January 2015 REBELCast

10 Jan
January 10, 2015

REBELCastWelcome to the January 2015 REBELCast, where Swami and I are going to tackle a very important scenario that comes up in the daily practice of not only Emergency Medicine, but also in Medicine.  Today we are going to specifically tackle one topic:

Topic: Is the use of cephalosporin antibiotics in patients with a history of penicillin class antibiotics safe? Read more →

Do Patients with Strep Throat Need to Be Treated with Antibiotics?

05 Jan
January 5, 2015

Background: Streptococcal pharyngitis is a common presentation to primary care and Emergency Department physicians. Every year, 10 million patients in the United States are treated with antibiotics for pharyngitis. However, less than 10% of these patients actually have strep pharyngitis (Barnett 2013). Prescribing of antibiotics for these patients centers on three arguments:

  1. Antibiotics reduce symptomology
  2. Antibiotics reduce the rate of suppurative complications
  3. Antibiotics reduce the rate of non-suppurative complications (primarily Rheumatic Heart Disease).

So, do patients with strep throat need to be treated with antibiotics?

Read more →

September REBELCast

02 Sep
September 2, 2014

rebelcast_logo2Welcome to the September REBELCast 2014, where Matt, Swami, and I are going to tackle a couple more scenarios to help your clinical practice.  Today, we are going to specifically tackle two different topics:

Topic #1: The use of Non-Invasive Positive Pressure Ventilation (NIPPV) in the Pre-Hospital Treatment of Patients with Severe Respiratory Distress
Topic #2: Once Weekly Dalbavancin for Skin Infections Read more →

R.E.B.E.L. ECG of the Week: Wellens’ Syndrome or STEMI

14 Aug
August 14, 2014

Wellens' Syndrome or STEMI

A 52 year old female with a past medical history of type II diabetes mellitus and tobacco abuse presents with a chief complaint of chest pain.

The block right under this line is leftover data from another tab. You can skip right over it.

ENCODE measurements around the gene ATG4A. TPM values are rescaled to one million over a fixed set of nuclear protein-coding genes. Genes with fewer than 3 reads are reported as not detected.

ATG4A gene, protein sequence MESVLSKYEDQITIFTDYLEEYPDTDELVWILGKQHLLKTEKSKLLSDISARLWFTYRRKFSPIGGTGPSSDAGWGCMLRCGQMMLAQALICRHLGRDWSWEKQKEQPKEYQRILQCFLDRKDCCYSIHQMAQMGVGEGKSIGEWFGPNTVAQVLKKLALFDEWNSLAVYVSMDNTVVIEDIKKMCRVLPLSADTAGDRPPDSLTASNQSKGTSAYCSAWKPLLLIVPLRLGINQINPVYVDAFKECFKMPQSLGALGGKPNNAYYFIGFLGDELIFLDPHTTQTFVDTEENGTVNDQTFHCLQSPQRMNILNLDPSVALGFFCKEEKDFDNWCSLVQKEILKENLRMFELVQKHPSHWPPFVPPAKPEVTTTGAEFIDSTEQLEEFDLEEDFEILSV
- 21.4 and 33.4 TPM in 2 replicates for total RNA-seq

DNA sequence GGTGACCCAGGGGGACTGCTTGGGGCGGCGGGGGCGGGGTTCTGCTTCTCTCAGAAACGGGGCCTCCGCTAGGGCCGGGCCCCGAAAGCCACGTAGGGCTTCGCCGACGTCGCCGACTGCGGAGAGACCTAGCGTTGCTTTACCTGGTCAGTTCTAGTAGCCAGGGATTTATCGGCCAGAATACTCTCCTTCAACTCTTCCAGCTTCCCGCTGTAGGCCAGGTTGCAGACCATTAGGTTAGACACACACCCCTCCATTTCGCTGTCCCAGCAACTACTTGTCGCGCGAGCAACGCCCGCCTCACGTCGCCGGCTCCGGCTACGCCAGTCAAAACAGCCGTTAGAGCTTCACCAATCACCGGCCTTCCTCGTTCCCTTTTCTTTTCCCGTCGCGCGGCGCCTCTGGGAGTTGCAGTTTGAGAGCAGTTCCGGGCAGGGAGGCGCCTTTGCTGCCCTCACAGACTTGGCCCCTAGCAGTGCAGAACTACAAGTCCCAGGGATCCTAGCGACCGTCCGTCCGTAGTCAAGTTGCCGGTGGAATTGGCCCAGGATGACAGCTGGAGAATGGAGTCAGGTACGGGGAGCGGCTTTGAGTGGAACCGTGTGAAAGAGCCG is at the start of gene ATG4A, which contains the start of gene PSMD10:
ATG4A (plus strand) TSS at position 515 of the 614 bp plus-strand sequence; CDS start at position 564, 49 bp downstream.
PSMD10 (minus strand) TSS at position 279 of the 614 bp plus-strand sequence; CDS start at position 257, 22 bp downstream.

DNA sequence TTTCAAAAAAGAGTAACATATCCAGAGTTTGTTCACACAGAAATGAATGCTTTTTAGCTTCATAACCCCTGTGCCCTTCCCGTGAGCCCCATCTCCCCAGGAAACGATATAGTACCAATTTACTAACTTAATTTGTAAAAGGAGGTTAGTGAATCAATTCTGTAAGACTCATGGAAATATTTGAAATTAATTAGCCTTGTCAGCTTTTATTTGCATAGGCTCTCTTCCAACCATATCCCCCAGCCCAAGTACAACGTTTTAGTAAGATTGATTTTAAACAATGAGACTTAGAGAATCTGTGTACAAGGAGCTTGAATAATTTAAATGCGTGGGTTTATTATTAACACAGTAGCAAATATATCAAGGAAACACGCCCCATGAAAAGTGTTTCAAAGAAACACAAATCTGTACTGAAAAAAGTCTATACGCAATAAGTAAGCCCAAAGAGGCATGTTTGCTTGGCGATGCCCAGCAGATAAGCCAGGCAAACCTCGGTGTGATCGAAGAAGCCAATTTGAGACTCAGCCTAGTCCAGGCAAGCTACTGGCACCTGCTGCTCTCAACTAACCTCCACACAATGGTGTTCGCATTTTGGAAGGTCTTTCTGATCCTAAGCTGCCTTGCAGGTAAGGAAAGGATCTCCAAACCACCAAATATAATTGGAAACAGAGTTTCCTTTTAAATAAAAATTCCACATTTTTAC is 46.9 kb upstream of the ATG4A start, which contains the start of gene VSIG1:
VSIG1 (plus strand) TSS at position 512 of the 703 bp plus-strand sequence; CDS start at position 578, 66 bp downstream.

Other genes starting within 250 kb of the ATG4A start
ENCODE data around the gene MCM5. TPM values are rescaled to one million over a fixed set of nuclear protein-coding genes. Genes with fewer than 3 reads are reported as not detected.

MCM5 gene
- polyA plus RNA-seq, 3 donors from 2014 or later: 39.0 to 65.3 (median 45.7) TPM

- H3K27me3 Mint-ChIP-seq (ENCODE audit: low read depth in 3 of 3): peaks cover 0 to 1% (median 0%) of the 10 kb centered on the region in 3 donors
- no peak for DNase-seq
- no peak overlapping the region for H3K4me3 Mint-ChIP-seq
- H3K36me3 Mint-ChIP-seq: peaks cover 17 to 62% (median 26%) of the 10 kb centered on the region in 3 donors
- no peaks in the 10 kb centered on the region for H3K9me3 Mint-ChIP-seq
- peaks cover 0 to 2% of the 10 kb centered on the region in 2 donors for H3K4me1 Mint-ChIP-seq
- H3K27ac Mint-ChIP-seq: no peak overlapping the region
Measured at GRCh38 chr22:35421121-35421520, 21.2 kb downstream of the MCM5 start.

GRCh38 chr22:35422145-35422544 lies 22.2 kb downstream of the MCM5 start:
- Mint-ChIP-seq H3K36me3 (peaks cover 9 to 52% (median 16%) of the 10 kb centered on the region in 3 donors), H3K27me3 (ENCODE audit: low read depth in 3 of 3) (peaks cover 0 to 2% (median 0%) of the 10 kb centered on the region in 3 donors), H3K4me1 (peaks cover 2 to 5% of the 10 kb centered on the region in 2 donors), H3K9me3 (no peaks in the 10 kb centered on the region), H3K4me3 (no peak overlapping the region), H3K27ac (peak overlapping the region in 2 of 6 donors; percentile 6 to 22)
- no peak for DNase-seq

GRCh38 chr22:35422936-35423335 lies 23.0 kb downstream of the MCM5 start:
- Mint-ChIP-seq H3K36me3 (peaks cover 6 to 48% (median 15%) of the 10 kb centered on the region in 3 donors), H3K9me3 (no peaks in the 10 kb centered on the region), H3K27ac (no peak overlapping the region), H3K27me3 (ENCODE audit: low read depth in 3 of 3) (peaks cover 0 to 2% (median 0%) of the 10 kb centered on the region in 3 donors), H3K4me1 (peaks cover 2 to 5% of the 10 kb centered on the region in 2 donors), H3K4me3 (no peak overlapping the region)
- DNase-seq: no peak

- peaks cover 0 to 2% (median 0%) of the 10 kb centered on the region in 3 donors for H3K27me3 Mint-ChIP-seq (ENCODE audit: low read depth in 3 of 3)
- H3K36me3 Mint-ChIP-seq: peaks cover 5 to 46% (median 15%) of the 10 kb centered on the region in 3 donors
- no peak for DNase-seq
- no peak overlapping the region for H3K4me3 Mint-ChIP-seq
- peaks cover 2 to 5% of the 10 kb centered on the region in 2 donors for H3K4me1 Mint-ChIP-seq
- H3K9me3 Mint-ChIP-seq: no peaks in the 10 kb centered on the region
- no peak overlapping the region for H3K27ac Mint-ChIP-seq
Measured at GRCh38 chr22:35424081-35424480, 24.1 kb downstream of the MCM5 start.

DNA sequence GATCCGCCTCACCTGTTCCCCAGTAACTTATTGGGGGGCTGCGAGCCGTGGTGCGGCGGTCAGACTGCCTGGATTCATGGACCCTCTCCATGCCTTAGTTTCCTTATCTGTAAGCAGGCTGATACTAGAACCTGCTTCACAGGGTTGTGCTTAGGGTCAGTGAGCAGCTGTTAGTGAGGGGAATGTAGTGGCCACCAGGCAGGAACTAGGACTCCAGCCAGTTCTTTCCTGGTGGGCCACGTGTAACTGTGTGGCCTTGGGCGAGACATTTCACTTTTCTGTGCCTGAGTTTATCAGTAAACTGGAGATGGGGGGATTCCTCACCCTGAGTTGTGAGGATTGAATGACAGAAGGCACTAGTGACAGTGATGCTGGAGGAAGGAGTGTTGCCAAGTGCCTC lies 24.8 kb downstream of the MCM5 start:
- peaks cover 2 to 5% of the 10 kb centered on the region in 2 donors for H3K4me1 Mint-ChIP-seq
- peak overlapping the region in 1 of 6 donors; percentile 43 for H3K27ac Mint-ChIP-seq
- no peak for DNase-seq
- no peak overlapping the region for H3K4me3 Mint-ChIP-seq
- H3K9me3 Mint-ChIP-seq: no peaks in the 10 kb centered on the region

According to the patient she had about 2 – 3 months of stuttering, substernal chest pain without any radiation.  She described the pain as pressure-like, with activity, but that it would typically resolve after a few minutes of rest.  Today she awoke with substernal chest pain that never resolved and continued in the emergency department.  She quantifies her pain as 7/10 and not relieved with 2L nasal cannula of oxygen, 325mg PO aspirin, and SL NTG x3.

BP 127/89     HR 76     RR 20      O2 sat 100% on 2L NC     Temp 99.3

Awake, A&Ox3, appears uncomfortable
Mild JVD on examination
RRR w/o m/r/g
CTA B
2+ pulses in her extremities, no edema

ECG is shown (No prior ECG for comparison)…..

Read more →

Colchicine for Treatment of Pericarditis

11 Aug
August 11, 2014

PericarditisAcute and recurrent pericarditis are frequently diagnosed in the emergency department.  Traditionally, treatment has consisted of anti-inflammatory medications (eg. ASA or NSAIDs) or corticosteroids.  Colchicine is an underutilized therapy for pericarditis and provides significant benefit when combined with NSAIDs/ASA. Addition of colchicine to standard therapy results in earlier reduction in pericarditis symptoms, greater remission at 1 week, and reduces the rate of recurrent pericarditis. Let’s review the literature for colchicine for treatment of pericarditis. Read more →

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